The position RMS takes...
Rod Dixon, J.D., LL.M.
rod at cyberspaces.org
Wed Mar 29 12:05:01 UTC 2000
I agree. RMS is using language in an atypical manner so it's tricky to grasp
what he is saying upon a first reading. RMS has told me he is not in favor
of de-linking copyright from software. In other words, copyleft is in fact
an alternative version of copyright. RMS told me he does not support some
of the conclusions I have made in an article on copyright and copyleft that
will be published in the Columbia Science and Technology Law Review. His
primary objection seems to be that although software needs to be free, free
software needs the property protections of copyright. I think his argument
is not circular (even though it appears to be), but it is not revolutionary
> -----Original Message-----
> From: David Johnson [mailto:david at usermode.org]
> Sent: Tuesday, March 28, 2000 10:55 PM
> To: W. Yip; license-discuss at opensource.org
> Subject: Re: The position RMS takes...
> On Tue, 28 Mar 2000, W. Yip wrote:
> > I think his key ambiguity is not the word 'freedom' (which the adage
> > 'liberty not price' explains) but instead, his (IMHO) clumsy use of the
> > word 'proprietary'. If RMS clarifies this word, I believe his
> position can
> > be consistent with my proposition stated above.
> > I must stress the legal concept of what is 'proprietary' is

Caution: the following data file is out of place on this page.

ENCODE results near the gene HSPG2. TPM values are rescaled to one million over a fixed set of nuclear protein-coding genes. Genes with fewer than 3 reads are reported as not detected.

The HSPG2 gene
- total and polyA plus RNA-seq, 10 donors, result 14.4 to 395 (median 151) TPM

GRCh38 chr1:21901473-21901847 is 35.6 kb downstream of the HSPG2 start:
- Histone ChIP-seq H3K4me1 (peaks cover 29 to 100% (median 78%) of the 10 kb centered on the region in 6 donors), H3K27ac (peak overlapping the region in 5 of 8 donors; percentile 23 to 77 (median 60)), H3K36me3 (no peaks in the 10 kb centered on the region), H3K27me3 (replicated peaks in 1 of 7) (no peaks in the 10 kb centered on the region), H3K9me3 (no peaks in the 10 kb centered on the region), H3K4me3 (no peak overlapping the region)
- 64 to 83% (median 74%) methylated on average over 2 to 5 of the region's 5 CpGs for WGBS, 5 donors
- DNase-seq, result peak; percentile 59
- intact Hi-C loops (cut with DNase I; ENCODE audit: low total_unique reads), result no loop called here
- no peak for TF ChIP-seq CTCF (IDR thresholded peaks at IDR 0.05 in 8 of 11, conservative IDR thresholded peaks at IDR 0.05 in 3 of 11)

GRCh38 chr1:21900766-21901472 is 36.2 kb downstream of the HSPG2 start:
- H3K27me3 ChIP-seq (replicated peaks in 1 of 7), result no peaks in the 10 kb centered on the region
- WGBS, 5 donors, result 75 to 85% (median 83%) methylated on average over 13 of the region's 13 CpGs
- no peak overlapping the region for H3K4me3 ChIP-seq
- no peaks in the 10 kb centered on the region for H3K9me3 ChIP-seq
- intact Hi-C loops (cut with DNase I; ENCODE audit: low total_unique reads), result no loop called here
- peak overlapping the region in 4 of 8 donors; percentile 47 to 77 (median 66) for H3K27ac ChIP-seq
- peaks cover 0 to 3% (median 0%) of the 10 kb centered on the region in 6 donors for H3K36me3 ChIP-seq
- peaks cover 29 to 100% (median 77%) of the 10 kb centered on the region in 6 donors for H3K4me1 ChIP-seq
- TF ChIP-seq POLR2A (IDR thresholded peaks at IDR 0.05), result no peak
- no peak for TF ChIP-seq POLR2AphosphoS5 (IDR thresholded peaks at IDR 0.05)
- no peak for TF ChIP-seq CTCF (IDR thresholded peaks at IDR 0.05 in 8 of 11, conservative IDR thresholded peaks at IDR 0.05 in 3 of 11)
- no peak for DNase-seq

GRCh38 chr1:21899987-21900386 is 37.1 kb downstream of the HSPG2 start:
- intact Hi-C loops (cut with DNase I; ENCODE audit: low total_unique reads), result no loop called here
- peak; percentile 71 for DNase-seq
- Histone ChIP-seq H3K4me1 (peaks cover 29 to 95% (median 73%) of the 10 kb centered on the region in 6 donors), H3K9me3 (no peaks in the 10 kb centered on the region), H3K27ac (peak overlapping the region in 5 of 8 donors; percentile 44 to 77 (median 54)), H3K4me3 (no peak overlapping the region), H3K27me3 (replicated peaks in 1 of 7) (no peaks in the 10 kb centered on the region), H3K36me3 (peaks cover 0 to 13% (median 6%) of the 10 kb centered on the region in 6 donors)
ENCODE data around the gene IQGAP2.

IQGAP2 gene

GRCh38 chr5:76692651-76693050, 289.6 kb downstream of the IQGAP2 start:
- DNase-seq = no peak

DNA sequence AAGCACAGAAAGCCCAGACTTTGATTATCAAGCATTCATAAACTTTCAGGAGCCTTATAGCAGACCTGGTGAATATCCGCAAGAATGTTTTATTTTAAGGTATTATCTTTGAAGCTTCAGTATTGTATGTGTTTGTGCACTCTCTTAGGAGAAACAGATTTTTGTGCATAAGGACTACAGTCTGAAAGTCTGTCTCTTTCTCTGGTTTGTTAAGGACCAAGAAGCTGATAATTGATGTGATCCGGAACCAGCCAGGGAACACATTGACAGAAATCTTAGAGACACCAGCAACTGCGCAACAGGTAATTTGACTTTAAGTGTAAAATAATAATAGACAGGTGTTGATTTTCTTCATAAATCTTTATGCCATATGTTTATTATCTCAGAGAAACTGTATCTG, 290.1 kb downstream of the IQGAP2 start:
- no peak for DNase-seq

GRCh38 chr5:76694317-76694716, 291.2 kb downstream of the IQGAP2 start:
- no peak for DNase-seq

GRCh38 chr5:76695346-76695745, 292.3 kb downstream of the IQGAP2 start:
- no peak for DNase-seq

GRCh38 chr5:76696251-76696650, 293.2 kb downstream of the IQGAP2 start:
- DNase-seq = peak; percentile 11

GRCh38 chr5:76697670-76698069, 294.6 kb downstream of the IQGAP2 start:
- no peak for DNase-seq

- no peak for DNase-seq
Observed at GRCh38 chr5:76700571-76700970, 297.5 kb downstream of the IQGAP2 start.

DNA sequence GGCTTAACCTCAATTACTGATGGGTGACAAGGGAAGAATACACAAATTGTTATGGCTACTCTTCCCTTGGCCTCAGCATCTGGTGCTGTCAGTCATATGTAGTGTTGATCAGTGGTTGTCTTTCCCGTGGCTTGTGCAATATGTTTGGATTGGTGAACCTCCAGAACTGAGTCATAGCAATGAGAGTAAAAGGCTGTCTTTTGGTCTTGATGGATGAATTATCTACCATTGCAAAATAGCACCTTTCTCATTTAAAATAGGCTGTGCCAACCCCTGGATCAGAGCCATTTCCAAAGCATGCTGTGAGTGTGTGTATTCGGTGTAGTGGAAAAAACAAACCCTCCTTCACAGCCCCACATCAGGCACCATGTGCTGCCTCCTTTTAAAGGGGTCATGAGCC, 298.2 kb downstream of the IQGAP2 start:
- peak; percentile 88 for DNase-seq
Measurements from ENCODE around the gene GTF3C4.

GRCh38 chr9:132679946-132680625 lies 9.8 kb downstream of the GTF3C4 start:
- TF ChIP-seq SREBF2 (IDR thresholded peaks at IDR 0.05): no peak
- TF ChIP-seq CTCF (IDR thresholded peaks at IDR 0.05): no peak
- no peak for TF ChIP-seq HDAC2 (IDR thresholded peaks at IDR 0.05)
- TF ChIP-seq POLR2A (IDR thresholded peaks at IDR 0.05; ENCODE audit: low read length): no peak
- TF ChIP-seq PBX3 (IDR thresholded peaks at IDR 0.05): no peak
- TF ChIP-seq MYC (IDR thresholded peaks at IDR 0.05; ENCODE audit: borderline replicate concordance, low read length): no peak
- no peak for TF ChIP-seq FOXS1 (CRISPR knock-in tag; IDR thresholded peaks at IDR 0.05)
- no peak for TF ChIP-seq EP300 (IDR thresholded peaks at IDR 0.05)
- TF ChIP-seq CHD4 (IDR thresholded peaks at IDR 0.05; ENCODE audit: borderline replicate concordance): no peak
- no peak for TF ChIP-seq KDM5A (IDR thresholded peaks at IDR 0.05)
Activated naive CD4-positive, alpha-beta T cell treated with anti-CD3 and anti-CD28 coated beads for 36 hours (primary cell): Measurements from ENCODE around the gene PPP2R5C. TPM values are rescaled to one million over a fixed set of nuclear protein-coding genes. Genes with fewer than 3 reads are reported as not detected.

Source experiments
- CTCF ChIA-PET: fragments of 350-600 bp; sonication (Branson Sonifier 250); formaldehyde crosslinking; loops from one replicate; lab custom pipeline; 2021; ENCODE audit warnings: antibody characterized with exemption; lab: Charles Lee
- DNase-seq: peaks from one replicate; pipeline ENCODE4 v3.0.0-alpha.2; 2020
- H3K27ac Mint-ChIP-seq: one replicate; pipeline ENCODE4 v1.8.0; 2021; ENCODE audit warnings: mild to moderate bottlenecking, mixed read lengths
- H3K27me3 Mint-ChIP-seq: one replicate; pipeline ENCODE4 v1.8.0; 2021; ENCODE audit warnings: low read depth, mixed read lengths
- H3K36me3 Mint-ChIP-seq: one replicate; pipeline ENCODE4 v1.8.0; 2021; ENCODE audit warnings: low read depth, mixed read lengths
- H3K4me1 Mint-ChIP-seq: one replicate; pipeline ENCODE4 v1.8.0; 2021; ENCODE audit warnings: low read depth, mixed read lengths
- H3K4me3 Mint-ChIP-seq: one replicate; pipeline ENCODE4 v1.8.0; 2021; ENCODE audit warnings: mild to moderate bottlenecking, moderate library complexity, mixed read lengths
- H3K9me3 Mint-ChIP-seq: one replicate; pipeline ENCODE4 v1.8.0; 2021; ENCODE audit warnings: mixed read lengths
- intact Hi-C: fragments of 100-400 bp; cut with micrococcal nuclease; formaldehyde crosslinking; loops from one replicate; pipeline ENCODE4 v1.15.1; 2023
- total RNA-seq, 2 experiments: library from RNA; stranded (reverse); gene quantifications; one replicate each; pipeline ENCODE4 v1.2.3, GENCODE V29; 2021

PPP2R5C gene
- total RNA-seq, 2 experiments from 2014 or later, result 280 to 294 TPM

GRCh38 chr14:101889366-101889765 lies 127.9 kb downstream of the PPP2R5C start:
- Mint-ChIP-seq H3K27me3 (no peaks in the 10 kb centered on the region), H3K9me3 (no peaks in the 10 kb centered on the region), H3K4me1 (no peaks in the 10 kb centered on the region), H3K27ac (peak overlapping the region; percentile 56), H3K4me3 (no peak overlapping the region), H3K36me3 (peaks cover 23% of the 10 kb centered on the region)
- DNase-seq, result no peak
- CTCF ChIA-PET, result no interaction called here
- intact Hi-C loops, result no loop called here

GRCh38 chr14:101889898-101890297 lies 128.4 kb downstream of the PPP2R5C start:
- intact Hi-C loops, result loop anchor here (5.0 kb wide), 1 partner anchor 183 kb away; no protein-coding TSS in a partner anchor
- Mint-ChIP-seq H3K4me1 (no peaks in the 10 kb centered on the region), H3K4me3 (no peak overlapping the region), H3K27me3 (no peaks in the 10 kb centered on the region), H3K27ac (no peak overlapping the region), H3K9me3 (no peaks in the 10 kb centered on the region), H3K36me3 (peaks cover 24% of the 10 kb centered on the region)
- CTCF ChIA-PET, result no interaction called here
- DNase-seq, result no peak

> very different
> > from the word 'proprietary' defined in the GPL. For RMS and the GPL, a
> > 'proprietary' license means any license that gives you less
> rights than the
> > GPL.
> I earlier implied that RMS was dishonest. I apologize (I really do).
> I realize now that he is just using different definitions than I am.
> When he says that Free Software is a matter of liberty, not price, I get
> confused. I am every bit as free when I use closed source software as I
> am using open source. The confusion arises because those things
> sometimes called "permissions" are also called "rights". And a right can
> also be a "priviledge". Thus, there is a confusion over permissions and
> priviledges. I lose no priviledges when using closed source software,
> but merely forego the opportunity of permissions I did not possess in
> the first place. Then throw in the phrase "free speech no free beer"
> and the concept of political rights in added to the mix.
> > Granted that it would be overly radical and even revolutionary
> in an active
> > sense to go against copyright itself as information property, I would
> > concur with the somewhat passive stance that RMS takes (it is passive in
> > that it complies with Intellectual Property as far as legal
> mechanisms are
> > concerned).
> It's more than passive. The GPL uses the power of copyright law to deny
> permissions (restrict) to the user. These restrictions are far fewer
> than in closed source licenses, but they still exist.
> By requiring that all derivitives of GPLd software also be under the
> GPL, the author of the software is actively asserting ownership. If the
> intent of RMS was to replace copyrights with a different type of
> software ownership, then the "copyleft as subversion" strategy may be
> valid. But he makes no such claims. He even has several essays arguing
> against any form of software as property.
> David Johnson...
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